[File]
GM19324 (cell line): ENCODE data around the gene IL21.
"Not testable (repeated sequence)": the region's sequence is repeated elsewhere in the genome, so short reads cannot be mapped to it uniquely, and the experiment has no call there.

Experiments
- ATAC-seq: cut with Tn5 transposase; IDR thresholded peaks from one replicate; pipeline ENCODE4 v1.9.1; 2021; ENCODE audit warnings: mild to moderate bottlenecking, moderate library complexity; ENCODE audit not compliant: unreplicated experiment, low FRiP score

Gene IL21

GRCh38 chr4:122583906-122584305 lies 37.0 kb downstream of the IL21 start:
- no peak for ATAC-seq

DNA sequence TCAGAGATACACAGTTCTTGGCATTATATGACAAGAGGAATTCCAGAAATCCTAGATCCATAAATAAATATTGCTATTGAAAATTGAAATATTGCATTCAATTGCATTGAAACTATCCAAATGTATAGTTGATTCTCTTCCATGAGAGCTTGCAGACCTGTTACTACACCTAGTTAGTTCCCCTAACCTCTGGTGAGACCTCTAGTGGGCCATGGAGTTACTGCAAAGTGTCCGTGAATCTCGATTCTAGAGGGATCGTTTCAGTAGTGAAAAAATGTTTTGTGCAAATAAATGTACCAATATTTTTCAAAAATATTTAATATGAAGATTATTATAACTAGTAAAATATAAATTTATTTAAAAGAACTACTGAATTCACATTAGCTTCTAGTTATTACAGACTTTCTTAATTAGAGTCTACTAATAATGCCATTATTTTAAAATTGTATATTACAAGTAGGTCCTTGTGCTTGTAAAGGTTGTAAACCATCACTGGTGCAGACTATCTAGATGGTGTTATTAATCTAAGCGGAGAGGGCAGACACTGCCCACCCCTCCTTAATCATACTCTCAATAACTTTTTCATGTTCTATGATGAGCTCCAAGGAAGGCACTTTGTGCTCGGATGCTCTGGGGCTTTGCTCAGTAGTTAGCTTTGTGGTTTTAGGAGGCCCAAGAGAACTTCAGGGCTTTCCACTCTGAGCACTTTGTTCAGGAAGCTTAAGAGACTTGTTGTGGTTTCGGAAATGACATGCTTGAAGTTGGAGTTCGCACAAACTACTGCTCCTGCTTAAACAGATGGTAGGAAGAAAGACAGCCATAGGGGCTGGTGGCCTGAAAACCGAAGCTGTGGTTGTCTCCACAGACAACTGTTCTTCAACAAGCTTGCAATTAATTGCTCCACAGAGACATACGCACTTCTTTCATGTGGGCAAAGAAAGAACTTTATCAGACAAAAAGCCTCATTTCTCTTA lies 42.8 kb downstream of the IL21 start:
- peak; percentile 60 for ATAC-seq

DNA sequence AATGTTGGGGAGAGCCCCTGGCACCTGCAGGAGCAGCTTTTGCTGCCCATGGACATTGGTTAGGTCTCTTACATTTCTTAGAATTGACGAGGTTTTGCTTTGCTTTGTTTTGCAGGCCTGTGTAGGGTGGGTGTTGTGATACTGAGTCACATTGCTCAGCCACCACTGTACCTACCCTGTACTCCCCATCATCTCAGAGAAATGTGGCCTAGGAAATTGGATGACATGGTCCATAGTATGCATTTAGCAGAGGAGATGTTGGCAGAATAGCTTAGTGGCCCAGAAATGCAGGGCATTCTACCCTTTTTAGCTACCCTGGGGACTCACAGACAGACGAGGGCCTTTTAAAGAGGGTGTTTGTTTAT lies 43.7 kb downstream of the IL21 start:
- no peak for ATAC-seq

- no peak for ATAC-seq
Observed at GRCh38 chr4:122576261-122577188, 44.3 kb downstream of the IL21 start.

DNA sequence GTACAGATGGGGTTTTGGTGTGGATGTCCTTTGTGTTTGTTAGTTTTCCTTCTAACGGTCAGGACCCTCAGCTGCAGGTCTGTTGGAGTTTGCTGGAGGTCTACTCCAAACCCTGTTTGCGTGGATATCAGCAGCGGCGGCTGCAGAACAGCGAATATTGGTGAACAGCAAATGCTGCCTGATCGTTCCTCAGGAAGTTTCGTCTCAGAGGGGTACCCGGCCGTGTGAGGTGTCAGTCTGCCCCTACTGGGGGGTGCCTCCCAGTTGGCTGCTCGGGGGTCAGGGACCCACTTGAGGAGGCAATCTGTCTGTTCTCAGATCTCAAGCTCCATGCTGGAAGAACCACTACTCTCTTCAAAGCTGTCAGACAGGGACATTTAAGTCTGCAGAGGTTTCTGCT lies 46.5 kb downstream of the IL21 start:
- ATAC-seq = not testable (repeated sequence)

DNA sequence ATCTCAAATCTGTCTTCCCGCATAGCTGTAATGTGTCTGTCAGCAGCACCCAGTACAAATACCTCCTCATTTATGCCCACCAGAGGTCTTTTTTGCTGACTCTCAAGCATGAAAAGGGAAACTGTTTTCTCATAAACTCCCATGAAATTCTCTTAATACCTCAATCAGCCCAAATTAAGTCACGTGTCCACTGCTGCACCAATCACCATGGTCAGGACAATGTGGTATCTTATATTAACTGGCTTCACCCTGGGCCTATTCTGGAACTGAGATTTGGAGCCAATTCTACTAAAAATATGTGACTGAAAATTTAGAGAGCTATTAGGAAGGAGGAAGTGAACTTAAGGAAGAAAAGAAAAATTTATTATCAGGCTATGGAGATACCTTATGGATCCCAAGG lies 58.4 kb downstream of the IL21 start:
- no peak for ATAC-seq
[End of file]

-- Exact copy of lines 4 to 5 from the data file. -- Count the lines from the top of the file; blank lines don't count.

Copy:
- ATAC-seq: cut with Tn5 transposase; IDR thresholded peaks from one replicate; pipeline ENCODE4 v1.9.1; 2021; ENCODE audit warnings: mild to moderate bottlenecking, moderate library complexity; ENCODE audit not compliant: unreplicated experiment, low FRiP score

Gene IL21